Cameratrap Amphibian Research 28 04 2014
Christoph Leeb does some maintenance on his camera trap for fire salamanders in the Vienna Woods, Austria. Image: Chelsea Wald

The invention of camera traps has changed conservation. By setting up a remote camera that takes a photo every time a creature wanders past, scientists can study wildlife without spending long, expensive days in the field. But there’s a problem: most camera traps are triggered by an animal’s heat ... so they don’t catch cold-blooded animals like reptiles and amphibians.

Clearly, the cold-blooded need a camera trap of their own, and research teams are starting to make them, at least on a small scale. One comes from the University of Vienna in Austria. Last September, Christoph Leeb, then a master’s student at the university, walked into the woods on the outskirts of the Austrian capital. Soon, he veered off the marked path and climbed down into an old trench, dug long ago probably for military use. A few steps on, he came to a small hole in the side of the trench, the entrance to a burrow where fire salamanders (Salamandra salamandra), among Europe’s most common amphibians, hibernate every winter. 

Leeb doesn’t know what the inside of the burrow looks like. But he does know what goes in and out of it. That’s because his camera trap has been sitting in front of the burrow from about September to June for the past three years. This is how it works: a tripod holds a digital Canon camera (bought on eBay) above the entrance hole, facing down. A light barrier sends a constant infrared beam across the hole, like a security system in a heist movie. Using instructions from an online community, he has hacked the camera to click two photos when something crosses the infrared beam. He's also used a childhood Lego set to construct walls that encourage the salamanders to walk through the light barrier. “It was fun to play with [the Lego] again,” he says. The whole thing, whose parts cost only about 300 (around $416), is run by a car battery that provides about 40 days of power and is covered by a net to prevent debris from falling in. 

Leeb’s device, which is one of a kind, is part of a project to study the fire salamander population in parts of the Vienna Woods. Fire salamanders are beautiful creatures – shiny black with spotted patterns in bright yellow, orange and even red that are unique for each individual, making it possible for Leeb to identify each one separately. The salamanders are not considered endangered, but last fall, a paper in the Proceedings of the National Academy of Sciences reported that a newly identified fungus had nearly wiped out the fire salamander population of the Netherlands. It’s related to another lethal fungus, known as the amphibian chytrid fungus or Bd, which has caused a precipitous decline in many amphibian populations around the world.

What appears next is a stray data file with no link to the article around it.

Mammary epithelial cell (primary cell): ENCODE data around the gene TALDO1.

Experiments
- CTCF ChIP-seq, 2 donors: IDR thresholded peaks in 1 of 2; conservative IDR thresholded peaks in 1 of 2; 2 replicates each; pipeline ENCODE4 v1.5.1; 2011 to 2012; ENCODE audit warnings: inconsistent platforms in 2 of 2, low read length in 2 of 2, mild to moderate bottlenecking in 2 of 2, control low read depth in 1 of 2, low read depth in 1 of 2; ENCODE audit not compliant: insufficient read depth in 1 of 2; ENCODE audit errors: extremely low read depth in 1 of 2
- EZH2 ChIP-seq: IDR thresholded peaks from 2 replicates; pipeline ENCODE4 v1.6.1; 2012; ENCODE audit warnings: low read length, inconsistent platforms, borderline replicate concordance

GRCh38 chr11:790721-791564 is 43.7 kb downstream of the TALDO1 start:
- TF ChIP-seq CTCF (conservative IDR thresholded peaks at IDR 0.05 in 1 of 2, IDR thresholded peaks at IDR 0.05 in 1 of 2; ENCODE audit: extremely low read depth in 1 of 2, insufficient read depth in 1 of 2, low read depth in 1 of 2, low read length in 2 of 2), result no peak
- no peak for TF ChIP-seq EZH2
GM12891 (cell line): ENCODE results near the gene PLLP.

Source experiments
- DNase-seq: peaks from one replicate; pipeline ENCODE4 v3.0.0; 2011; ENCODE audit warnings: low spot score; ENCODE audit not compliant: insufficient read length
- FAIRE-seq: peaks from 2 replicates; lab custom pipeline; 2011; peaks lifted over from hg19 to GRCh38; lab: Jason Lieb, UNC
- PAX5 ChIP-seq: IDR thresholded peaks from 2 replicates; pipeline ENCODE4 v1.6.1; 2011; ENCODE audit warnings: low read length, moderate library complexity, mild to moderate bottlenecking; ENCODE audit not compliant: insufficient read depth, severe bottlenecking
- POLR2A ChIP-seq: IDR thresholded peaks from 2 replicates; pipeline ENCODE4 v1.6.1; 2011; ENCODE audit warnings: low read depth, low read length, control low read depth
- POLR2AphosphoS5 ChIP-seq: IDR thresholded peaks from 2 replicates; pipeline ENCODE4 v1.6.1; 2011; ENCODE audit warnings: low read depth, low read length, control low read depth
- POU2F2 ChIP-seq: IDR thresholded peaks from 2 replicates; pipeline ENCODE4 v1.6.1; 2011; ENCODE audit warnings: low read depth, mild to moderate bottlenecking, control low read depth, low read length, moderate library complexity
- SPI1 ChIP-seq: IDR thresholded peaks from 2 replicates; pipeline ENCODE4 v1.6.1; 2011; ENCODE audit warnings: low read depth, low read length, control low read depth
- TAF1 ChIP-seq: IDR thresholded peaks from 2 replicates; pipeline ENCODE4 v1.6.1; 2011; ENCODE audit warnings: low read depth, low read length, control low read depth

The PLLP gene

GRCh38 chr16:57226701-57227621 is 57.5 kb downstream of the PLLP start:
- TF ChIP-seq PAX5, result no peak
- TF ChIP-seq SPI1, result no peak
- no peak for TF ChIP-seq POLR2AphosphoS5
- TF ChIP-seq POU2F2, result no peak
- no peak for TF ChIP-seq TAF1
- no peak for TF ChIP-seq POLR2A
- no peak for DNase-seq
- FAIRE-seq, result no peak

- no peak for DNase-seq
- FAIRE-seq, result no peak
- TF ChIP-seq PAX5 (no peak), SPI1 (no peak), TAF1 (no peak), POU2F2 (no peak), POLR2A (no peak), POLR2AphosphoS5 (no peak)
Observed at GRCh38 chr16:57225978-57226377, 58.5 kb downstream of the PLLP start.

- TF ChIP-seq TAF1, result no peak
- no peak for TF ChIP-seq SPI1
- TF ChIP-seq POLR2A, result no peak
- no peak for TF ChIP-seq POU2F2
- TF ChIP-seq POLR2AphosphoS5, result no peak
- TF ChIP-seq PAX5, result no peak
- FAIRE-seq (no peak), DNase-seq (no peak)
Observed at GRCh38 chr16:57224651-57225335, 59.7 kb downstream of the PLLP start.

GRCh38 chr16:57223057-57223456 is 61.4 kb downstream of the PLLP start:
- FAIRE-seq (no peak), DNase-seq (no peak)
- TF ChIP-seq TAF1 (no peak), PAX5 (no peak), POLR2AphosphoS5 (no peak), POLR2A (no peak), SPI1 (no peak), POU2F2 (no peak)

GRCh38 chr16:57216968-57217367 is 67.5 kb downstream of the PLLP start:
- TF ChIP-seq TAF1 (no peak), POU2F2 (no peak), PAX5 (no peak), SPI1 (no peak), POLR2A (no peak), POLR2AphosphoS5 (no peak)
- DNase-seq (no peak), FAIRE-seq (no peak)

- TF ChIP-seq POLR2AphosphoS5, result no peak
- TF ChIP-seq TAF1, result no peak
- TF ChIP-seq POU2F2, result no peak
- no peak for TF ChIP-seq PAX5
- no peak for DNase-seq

Camera traps could be part of the solution for amphibians threatened by disease because so little is known about most wild populations, including fire salamanders. Leeb was amazed by just how many fire salamanders used the burrow he studied. In the first year, his camera trap took photos of 214 individual fire salamanders, and up to 190 were in the burrow at the same time. That’s about 10 percent of the population that lives in the local catchment area, he estimates. His trap also revealed that the fire salamanders share the burrow with several other species, including newts, frogs, toads, mice and snakes. “It has to be a huge space,” he says. During the second year of monitoring, Leeb found that nearly 80 percent of the salamanders from the first year returned for hibernation. 

Previous Next Salamanders on camera View Slideshow

Conservationists could make use of findings like these. For example, they could protect the fire salamander population by safeguarding large burrows from human development, since the destruction of one burrow could have an outsized effect. They could also study the consequences of large group hibernation for the spread of fungal diseases. The fire salamanders "could maybe infect each other inside this burrow," Leeb speculates.

Despite his success with salamanders, Leeb says his trap wouldn’t necessarily work for all cold-blooded animals: frogs could hop over the beam, for example. A variety of solutions may be needed. A researcher in Australia is working on expanding the range of heat-sensing camera traps. Another team in the United States is using pressure plates to trigger them with an animal’s weight. Others are simply using cameras that take photographs at regular intervals, with no triggering mechanism.

Leeb’s small investment yielded a lot of knowledge about the stealthy fire salamander. Other cold-blooded species also have a lot to gain from the spread of devices like his.

Top header image: Alexandre Roux, Flickr